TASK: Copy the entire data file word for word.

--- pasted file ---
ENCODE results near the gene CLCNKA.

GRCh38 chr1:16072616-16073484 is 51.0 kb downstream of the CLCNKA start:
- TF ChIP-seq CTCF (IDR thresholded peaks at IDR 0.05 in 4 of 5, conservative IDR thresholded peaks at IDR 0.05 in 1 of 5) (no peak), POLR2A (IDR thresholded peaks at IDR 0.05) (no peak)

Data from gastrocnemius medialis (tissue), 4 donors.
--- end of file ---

ENCODE results near the gene CLCNKA.

GRCh38 chr1:16072616-16073484 is 51.0 kb downstream of the CLCNKA start:
- TF ChIP-seq CTCF (IDR thresholded peaks at IDR 0.05 in 4 of 5, conservative IDR thresholded peaks at IDR 0.05 in 1 of 5) (no peak), POLR2A (IDR thresholded peaks at IDR 0.05) (no peak)

Data from gastrocnemius medialis (tissue), 4 donors.